Change Leaders: Why Should Anyone Trust Your Vision? John Kotter & Harvard Business Review

After reading the complete, updated post of this interview with Harvard professor emeritus & change thought leader John Kotter, I’m again reminded of the classic quote below:

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A leader is most effective when people barely know he exists. When his work is done, his aim fulfilled, his troops will feel they did it themselves. ~ Lao-tzu

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Imagine if new, agile, market savvy change happened that way.

There are many trends about change management that I imagine Dr. Kotter has seen in his long career.  As I prepare for an Association of Change Management Practitioners conference next week, including editing new videos with change leaders, I wanted to share some of John Kotter’s materials here.  Below is a bulleted, simplified excerpt, that highlights some common assumptions about how leaders approach change.

John KotterJohn Kotter, photo by Deb Nystrom, ACMP conference

Excerpted from HBR:

Recently, an Irish Times reporter interviewed me on the changes currently taking place in Ireland’s finance industry (the nation’s financial regulator had just announced the $39.3 billion price tag of the Anglo Irish Bank bailout). Clearly, much is going to have to change in the banks and how the government deals with them.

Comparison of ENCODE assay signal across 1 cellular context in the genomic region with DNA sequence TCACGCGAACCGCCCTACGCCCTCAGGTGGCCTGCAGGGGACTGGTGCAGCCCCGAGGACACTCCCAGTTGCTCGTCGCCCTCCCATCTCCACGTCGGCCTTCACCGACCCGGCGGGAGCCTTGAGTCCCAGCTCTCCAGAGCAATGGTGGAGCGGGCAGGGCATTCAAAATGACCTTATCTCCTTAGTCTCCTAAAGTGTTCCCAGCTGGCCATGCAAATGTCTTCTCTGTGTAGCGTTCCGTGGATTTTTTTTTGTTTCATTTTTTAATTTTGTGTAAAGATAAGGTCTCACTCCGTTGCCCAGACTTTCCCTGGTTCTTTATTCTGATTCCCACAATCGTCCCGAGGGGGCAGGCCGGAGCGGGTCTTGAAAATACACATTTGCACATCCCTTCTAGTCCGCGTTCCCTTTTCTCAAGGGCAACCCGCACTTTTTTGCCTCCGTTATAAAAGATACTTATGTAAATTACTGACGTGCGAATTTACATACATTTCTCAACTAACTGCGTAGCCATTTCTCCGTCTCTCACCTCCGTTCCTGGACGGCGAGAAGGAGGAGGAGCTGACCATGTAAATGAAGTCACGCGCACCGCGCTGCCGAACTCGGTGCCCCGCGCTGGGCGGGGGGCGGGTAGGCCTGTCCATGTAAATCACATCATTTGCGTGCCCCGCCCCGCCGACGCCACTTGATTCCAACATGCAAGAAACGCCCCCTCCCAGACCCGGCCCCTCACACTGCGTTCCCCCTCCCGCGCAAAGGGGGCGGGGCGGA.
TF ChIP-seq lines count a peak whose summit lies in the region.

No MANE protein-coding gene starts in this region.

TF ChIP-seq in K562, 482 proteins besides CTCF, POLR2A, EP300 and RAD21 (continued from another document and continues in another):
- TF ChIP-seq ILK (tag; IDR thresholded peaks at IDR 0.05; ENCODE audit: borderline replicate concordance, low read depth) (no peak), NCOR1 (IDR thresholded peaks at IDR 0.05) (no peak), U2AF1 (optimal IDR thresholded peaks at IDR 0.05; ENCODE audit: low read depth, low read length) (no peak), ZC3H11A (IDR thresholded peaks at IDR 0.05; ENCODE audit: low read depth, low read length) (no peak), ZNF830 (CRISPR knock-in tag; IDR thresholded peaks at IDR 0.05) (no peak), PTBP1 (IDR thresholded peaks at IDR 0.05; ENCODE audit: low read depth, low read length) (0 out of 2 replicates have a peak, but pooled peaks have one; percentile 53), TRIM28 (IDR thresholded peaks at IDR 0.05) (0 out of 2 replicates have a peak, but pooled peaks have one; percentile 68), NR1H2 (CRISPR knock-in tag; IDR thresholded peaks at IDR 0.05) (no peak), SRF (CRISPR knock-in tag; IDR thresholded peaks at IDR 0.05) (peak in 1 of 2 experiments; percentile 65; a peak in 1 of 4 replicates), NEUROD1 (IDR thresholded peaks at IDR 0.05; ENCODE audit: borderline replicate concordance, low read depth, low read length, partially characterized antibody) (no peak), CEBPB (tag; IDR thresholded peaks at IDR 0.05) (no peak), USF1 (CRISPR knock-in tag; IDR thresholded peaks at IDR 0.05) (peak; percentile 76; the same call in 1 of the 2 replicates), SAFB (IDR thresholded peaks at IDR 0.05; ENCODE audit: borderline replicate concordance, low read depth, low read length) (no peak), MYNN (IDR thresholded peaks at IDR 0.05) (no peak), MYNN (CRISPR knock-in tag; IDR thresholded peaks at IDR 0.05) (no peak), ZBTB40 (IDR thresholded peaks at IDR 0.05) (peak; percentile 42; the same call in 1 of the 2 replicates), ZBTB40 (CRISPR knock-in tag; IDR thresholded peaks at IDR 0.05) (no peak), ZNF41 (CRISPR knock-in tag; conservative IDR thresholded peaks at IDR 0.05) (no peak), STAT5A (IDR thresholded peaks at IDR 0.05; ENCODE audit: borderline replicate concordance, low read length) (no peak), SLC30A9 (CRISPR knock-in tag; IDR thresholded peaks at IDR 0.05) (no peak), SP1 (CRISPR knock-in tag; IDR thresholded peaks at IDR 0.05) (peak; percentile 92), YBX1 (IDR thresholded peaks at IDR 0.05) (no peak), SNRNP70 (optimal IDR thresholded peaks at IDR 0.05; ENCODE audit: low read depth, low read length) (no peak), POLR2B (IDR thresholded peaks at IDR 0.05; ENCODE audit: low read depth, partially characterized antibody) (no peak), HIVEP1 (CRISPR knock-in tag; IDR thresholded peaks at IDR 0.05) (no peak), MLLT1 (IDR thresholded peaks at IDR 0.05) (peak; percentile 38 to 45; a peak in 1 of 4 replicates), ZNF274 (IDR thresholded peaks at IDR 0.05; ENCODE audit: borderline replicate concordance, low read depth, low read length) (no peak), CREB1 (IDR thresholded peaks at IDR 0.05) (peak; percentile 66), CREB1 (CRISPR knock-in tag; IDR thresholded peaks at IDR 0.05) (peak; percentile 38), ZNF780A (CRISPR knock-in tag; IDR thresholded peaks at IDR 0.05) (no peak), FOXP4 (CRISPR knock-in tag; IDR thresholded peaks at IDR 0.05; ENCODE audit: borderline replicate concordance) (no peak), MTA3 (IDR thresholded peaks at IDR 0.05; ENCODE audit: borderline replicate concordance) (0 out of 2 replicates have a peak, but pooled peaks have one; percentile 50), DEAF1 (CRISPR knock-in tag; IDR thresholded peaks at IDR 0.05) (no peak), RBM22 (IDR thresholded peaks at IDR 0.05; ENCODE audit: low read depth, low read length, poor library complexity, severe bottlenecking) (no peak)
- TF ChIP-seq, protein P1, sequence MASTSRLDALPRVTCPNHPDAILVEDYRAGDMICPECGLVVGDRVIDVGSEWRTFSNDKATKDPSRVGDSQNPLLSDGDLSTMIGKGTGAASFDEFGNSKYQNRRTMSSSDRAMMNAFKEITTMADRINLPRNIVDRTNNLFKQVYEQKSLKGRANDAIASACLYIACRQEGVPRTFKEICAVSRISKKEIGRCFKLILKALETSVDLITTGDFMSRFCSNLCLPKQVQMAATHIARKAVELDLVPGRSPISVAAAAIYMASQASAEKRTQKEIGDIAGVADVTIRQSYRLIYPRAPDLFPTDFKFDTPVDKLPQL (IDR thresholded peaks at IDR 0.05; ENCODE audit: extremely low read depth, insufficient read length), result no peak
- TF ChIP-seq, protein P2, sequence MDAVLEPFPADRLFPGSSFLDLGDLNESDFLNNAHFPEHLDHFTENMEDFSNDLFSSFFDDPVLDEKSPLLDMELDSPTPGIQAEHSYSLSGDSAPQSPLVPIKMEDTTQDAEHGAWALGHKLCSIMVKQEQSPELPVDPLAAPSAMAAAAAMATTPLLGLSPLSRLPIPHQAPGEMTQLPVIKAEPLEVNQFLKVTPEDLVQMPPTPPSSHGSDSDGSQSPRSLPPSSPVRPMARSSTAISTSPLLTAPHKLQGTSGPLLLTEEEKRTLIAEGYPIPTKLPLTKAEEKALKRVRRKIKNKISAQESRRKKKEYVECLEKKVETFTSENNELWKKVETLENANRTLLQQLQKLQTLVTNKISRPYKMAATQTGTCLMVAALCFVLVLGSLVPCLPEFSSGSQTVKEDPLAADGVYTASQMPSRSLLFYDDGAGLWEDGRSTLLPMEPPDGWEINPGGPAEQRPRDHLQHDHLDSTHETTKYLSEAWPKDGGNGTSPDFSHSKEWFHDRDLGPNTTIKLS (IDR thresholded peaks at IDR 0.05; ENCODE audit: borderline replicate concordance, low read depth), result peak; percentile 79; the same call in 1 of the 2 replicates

But there’s a buy-in problem, as the reporter pointed out. “Why would subordinates trust management to develop a change vision in a situation like this, when management got the company into a mess?

…John Kotter:  But let me address just one issue here.

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The conventional decide-execute model handles large changes very poorly.

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The reporter’s questions were based on an assumption that the way good decisions are made and implemented …

(1) top management analyze the situation or ask a consultant to;

(2) they create a plan and tell the troops to execute it, or… “sell” it, or at least aggressively communicate it to their troops;

(3) the troops take the direction and execute.

— it’s not close to how the best organizations handle change today.

The conventional decide-execute model handles large changes very poorly.

[Dr. Kotter] has written much about this (starting with a book called Leading Change), but for now let’s just say that success comes from a lot more people getting involved in the decision-making process, and not just by sticking them on a committee — I mean really engaging them so that they are interested and want to be involved.

If done right, better data is brought into a decision, and by engaging people you have already set things up to make buy-in easier.

When it comes to large-scale change in our increasingly diverse and fast-moving world, we need to engage people in the decision-making process, to get their buy-in and to get the job done well.

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